Music

Music with a Mission

Upper Management makes pop-punk with a social purpose

Posted

“Storytelling through visual art can leave a lot open to interpretation, but music blindfolds you and drops you off in an unfamiliar place. Your imagination is your only map.”

The words come from songwriter Dave Savage. He is a man of mission through music. A band, a show, a song, is merely a vehicle for action and community building. In a soundbite, I would peg this as the unwavering mission of the punk band Upper Management.

Full of hooks, riffs, instrumental breaks, and largely absent of choruses, Upper Management presents an accessible brand of complex pop-punk music that seeks to sound catchy, but never jump through the hoops of conventional song-writing. Savage is a truly unique songwriter writing within very familiar territory and in familiar keys with familiar chord progressions; but can you spot what’s coming next? Probably not. In the vein of Titus Andronicus, Savage opts for the non-linear song-less-traveled.

But you will catch lines that stick with you.

“When you come across a catchy tune, it gets stuck in your head,” Savage says. “You find yourself singing it throughout the day, humming the melody and latching on to a particular line... that always seemed like the perfect opportunity to introduce a message with heavier content. To take advantage of this platform we are given as artists in an attempt to provoke some sort of positive impact.”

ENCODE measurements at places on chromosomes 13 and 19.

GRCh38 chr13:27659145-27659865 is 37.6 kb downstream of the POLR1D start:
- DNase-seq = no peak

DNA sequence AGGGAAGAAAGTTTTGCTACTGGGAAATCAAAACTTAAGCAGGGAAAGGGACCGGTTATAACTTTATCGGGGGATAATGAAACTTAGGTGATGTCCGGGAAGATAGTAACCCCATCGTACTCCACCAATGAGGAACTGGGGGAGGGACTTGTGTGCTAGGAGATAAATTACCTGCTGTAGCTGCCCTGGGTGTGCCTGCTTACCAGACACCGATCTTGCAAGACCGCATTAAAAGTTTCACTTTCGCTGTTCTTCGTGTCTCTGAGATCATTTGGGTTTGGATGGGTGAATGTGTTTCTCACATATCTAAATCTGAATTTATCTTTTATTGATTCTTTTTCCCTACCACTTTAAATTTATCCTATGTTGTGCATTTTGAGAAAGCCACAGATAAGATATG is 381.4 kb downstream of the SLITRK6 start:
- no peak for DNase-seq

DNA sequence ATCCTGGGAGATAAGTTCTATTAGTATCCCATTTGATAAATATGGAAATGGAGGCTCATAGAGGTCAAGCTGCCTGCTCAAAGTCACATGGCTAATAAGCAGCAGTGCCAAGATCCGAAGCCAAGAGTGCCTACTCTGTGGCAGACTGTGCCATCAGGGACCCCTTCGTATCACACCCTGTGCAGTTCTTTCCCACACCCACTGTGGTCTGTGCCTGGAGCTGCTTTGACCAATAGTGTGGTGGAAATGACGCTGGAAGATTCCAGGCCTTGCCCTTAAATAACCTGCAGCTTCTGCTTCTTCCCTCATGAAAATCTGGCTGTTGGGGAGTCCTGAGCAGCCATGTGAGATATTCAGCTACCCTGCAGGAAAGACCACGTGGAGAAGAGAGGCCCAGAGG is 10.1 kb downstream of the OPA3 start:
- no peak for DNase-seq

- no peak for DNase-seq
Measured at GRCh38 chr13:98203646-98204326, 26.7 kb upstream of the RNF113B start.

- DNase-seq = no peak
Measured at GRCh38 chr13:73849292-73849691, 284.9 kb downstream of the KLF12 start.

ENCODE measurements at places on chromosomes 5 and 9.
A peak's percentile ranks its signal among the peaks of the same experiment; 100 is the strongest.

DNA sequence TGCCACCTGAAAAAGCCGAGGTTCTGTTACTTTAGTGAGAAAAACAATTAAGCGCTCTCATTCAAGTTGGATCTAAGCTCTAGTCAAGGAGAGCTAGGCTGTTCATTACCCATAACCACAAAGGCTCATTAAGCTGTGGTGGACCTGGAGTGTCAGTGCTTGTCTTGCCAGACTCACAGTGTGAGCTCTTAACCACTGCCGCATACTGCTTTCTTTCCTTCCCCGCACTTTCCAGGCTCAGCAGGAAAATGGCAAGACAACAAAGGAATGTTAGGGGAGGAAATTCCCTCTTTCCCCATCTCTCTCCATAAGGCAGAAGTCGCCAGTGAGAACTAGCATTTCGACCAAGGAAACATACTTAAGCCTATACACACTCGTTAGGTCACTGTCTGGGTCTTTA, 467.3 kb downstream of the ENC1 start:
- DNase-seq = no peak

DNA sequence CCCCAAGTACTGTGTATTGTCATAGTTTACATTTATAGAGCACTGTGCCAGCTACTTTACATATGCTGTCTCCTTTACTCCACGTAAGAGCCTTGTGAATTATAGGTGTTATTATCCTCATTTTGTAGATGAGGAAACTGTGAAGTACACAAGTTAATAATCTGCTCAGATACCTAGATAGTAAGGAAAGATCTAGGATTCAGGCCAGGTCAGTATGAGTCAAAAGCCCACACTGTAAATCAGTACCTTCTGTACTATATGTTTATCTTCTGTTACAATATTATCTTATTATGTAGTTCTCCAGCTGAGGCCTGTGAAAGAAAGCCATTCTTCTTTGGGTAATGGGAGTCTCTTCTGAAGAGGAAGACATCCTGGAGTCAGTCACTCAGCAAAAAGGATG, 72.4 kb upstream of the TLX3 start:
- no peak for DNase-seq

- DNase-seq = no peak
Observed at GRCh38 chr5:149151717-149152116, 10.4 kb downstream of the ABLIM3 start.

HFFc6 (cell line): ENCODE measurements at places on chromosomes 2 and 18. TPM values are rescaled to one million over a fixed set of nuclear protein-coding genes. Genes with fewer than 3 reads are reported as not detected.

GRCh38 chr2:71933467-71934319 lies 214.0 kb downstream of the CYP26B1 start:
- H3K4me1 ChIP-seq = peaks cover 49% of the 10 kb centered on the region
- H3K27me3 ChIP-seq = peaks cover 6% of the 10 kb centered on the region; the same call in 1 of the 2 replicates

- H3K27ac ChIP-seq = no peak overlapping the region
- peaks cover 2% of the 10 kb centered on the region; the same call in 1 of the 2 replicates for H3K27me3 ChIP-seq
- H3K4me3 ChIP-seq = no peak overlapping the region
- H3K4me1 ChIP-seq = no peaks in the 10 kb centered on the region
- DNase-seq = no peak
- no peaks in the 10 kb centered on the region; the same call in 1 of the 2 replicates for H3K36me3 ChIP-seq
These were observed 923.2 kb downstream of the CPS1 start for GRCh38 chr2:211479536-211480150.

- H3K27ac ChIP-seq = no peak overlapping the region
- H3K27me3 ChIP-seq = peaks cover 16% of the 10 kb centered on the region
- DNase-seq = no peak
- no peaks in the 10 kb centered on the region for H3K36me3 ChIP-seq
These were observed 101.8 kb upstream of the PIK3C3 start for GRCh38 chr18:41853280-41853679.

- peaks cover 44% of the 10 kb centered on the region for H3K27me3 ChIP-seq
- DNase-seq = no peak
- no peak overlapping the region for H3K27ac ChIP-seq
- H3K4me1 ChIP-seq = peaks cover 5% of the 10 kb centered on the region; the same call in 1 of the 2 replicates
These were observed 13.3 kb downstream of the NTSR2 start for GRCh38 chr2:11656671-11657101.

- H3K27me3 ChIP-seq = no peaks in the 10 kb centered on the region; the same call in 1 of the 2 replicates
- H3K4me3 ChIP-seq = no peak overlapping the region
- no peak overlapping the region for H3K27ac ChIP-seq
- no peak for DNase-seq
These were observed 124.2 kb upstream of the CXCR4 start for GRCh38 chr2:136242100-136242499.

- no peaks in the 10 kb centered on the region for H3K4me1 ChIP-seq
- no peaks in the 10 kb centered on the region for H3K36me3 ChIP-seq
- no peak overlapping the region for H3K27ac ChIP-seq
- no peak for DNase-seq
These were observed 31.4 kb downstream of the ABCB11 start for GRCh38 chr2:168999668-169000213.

The Upper Management Demo available on Bandcamp features four fast-paced, literary tracks that hold the energy of a manifesto with one-liners worthy of any basement, bedroom, or locker room, staring down whatever machine we find ourselves up against these days. I mean, if I was in middle school, I’m sure my away message would have been “HuNgRy heartsss and OvErDrAwN debit cardsss.”

Through music, Savage sees the real opportunity for musicians to build community, treating shows less as moments of self-promotion and more as gatherings with a social purpose. “The DIY music scene promotes this incredibly strong sense of community and empowerment,” Savage says. “Through our music we have a voice and the chance to be heard. Organizing shows isn’t just about self-promotion anymore. Hosting our own events gives us the chance to shed light on any topic or movement of importance. The majority of artists I associate with offer their music for free in some form, whether it be through digital streaming or a physical release. That has become the norm for me. For most of us, this isn’t about capital gain.”
Organizing events such as Food Not Bombs shows and putting out free music samplers, Savage has made himself an advocate for artists in the scene and his pursuit of music falls more in line with a passion than a hobby.

Along with Jamal Mufti on drums and Bryan Clifford on bass, Upper Management has found a welcome home in the local ska/punk/DIY community, recently playing Providence with the always fun Hempsteadys from New London, Connecticut. “For such a tight knit community, I’ve always found it to be very welcoming,” Savage says. “There’s quite a few familiar faces going strong as well as new folks working together to really strengthen the scene. Which I feel is really important. To me, the DIY music community is more of an extended family. Different generations advancing together out of a common love. In the short amount of time I’ve been involved with this scene, I’ve seen such a positive evolution.”

As for what’s next, Upper Management is going to be recording a 5-song EP early this year. It will feature a few brand-new tunes as well as a couple new versions of tracks from the demo. Check out Upper Management’s Bandcamp and Facebook pages for upcoming shows, new merch, and new music updates.